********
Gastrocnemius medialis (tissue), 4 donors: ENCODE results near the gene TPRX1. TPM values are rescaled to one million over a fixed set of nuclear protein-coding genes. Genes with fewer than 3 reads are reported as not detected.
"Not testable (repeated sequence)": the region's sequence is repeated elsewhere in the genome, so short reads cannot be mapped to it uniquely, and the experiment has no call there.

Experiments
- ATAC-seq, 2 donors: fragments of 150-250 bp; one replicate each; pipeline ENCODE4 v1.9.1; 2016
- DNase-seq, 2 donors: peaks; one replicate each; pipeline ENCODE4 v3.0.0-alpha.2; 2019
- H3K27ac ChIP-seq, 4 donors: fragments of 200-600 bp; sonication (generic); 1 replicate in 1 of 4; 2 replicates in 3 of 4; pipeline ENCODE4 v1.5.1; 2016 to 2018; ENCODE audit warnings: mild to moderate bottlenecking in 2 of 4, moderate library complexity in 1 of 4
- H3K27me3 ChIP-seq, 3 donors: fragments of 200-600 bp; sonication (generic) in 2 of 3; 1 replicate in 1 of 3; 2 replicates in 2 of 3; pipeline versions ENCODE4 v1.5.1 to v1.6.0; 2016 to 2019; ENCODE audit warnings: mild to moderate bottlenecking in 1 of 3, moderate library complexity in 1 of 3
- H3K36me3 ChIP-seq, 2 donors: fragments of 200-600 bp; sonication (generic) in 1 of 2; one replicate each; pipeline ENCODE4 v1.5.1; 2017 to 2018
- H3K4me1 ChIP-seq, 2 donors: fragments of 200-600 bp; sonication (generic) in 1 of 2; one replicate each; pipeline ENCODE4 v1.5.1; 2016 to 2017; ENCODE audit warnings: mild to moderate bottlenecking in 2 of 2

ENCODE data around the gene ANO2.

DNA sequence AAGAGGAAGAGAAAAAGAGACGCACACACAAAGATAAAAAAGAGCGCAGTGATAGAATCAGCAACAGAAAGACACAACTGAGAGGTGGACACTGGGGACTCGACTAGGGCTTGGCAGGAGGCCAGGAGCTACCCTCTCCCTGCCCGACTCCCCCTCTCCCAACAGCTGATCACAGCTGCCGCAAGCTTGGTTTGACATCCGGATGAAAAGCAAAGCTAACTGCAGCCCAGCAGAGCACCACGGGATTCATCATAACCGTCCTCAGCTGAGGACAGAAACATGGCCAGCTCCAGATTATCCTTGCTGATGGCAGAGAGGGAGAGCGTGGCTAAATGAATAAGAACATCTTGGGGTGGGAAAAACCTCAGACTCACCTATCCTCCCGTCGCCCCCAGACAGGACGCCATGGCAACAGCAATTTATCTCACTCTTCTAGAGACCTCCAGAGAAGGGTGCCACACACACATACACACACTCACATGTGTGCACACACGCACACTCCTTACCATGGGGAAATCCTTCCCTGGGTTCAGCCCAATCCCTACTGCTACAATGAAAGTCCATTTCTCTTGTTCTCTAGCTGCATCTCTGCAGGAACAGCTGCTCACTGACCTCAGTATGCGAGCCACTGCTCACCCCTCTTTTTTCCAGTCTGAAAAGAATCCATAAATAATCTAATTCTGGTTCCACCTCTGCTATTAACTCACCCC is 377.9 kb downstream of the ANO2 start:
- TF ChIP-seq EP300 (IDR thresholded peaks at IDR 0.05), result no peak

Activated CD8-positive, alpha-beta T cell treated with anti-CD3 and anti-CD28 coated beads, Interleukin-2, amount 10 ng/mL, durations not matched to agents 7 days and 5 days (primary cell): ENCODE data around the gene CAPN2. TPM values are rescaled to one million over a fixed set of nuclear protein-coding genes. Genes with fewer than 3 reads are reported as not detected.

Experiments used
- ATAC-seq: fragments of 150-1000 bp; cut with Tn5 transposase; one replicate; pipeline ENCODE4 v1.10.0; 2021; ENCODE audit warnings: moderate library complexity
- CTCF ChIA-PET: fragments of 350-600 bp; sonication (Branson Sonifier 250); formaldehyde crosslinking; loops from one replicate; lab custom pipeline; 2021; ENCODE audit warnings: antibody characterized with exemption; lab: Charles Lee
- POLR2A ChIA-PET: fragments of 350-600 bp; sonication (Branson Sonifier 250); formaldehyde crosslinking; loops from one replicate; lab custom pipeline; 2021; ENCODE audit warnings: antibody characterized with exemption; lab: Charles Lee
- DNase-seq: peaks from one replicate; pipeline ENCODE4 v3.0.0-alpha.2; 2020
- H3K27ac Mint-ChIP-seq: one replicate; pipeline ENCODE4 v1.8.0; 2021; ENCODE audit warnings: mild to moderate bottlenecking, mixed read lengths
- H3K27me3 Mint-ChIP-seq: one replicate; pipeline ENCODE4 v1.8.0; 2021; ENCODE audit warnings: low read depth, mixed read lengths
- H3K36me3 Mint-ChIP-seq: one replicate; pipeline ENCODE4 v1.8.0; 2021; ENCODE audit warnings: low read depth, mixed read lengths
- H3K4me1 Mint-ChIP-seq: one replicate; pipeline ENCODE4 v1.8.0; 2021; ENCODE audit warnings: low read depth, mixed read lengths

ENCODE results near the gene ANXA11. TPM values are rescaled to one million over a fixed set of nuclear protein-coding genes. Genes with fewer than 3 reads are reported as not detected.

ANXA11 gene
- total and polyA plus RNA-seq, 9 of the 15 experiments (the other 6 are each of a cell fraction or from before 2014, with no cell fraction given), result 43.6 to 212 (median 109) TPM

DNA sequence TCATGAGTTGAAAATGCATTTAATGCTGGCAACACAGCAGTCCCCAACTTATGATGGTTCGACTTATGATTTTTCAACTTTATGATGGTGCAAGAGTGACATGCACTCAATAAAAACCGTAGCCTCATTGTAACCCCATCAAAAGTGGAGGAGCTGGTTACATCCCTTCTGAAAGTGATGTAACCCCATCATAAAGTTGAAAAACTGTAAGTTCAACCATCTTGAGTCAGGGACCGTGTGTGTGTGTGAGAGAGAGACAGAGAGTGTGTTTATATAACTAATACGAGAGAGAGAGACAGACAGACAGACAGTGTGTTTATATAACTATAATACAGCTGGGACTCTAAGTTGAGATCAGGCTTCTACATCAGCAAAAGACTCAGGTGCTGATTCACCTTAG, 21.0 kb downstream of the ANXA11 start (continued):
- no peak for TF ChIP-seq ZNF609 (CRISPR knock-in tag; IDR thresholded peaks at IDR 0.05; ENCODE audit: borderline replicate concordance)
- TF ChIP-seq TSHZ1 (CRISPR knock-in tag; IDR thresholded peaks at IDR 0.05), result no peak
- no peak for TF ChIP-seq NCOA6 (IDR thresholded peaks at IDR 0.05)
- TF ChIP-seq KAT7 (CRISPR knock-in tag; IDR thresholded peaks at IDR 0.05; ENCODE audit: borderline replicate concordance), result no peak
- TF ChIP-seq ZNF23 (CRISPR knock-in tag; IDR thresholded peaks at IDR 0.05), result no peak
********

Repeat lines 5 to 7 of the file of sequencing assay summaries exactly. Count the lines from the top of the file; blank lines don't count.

- DNase-seq, 2 donors: peaks; one replicate each; pipeline ENCODE4 v3.0.0-alpha.2; 2019
- H3K27ac ChIP-seq, 4 donors: fragments of 200-600 bp; sonication (generic); 1 replicate in 1 of 4; 2 replicates in 3 of 4; pipeline ENCODE4 v1.5.1; 2016 to 2018; ENCODE audit warnings: mild to moderate bottlenecking in 2 of 4, moderate library complexity in 1 of 4
- H3K27me3 ChIP-seq, 3 donors: fragments of 200-600 bp; sonication (generic) in 2 of 3; 1 replicate in 1 of 3; 2 replicates in 2 of 3; pipeline versions ENCODE4 v1.5.1 to v1.6.0; 2016 to 2019; ENCODE audit warnings: mild to moderate bottlenecking in 1 of 3, moderate library complexity in 1 of 3